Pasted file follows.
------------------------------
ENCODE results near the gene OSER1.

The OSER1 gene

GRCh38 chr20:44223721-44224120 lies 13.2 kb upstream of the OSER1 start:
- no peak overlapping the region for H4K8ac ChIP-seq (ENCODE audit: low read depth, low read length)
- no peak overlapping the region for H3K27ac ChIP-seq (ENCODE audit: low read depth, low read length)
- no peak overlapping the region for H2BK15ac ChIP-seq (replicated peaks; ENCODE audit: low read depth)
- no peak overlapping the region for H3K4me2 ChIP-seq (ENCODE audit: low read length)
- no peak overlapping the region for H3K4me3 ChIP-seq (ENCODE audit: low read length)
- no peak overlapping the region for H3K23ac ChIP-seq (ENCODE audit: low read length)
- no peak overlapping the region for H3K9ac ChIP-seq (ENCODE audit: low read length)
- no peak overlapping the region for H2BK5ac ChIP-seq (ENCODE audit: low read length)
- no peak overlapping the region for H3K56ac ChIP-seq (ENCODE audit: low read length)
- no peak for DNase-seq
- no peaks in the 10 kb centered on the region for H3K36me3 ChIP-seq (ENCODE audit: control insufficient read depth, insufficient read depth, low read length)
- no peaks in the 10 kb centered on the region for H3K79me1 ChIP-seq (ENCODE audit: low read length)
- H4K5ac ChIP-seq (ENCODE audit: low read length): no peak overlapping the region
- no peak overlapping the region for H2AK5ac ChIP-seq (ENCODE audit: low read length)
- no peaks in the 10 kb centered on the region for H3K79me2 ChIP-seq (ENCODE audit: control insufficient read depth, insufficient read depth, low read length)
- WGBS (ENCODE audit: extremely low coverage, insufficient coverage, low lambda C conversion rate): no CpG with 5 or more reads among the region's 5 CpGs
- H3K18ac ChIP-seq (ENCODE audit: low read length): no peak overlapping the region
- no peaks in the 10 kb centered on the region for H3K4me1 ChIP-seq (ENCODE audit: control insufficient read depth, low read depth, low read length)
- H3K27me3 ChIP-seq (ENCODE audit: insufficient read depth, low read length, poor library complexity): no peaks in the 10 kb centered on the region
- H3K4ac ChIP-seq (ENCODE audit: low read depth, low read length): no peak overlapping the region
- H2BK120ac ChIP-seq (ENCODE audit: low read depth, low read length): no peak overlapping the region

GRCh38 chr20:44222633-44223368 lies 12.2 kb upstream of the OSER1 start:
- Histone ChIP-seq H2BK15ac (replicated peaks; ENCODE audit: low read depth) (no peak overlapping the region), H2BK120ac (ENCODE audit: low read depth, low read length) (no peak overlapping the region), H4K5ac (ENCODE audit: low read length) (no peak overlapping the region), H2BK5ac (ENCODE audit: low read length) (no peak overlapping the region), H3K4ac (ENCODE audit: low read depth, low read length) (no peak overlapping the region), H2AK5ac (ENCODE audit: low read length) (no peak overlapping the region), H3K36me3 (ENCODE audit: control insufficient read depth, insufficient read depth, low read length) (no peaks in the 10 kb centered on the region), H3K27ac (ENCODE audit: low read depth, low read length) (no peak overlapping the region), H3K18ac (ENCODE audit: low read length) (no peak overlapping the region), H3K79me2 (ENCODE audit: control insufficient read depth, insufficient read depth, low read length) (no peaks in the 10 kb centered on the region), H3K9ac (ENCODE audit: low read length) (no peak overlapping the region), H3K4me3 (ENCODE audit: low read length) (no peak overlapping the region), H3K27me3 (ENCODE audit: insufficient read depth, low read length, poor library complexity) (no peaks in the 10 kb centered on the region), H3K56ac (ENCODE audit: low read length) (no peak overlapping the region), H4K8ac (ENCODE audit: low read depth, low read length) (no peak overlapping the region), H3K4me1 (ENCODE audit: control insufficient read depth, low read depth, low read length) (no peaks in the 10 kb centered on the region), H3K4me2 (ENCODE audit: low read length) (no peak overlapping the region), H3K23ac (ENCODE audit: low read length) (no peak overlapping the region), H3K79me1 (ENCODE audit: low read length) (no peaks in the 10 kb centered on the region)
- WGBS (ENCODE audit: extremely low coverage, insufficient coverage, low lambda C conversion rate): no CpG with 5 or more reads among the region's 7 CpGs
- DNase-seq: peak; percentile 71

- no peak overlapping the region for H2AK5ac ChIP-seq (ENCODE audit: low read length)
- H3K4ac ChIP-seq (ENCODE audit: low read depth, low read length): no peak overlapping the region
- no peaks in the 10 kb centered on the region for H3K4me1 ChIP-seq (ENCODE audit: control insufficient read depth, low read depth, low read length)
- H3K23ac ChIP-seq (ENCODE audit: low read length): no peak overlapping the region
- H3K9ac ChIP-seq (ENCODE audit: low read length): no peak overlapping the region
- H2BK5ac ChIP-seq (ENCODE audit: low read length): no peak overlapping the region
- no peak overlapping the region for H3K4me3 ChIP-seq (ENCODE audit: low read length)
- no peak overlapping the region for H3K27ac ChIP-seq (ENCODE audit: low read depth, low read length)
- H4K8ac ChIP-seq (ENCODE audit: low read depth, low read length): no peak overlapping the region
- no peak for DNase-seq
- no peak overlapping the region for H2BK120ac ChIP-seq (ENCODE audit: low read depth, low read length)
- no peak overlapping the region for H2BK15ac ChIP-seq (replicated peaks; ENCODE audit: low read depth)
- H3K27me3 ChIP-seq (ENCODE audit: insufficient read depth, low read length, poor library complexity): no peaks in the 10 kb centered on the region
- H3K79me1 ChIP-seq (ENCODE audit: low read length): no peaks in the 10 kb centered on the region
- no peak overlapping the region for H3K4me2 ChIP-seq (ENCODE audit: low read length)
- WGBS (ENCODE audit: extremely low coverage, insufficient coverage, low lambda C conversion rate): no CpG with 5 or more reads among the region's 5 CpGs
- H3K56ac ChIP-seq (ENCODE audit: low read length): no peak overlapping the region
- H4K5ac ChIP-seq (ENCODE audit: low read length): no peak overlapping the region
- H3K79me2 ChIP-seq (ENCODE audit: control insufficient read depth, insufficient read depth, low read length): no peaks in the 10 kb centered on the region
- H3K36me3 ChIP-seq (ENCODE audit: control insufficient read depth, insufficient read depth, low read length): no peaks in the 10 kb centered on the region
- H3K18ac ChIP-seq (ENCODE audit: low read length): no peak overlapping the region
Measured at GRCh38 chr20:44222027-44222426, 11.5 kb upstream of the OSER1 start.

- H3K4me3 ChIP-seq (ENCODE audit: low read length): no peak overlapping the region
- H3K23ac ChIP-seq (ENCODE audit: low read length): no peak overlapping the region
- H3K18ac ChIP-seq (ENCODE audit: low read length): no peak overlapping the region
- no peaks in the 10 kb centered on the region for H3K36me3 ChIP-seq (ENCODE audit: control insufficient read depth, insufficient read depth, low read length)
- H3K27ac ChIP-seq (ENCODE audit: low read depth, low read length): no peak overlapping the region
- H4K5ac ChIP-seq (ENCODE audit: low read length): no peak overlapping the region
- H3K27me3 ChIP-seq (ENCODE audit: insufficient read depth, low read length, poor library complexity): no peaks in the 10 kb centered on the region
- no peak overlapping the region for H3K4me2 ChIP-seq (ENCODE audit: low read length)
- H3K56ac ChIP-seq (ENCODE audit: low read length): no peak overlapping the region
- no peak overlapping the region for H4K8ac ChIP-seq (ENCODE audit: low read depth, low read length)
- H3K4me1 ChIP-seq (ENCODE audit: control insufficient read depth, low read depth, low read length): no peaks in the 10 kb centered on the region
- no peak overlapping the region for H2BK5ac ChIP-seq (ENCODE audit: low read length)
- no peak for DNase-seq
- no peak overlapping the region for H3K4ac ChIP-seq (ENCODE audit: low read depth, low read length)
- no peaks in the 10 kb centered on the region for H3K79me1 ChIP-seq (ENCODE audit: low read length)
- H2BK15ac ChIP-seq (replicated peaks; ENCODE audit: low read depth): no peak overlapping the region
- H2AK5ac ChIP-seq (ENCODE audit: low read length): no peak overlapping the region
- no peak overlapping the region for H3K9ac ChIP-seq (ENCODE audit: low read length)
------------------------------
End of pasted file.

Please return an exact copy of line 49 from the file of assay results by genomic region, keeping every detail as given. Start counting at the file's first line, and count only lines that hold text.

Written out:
- H3K18ac ChIP-seq (ENCODE audit: low read length): no peak overlapping the region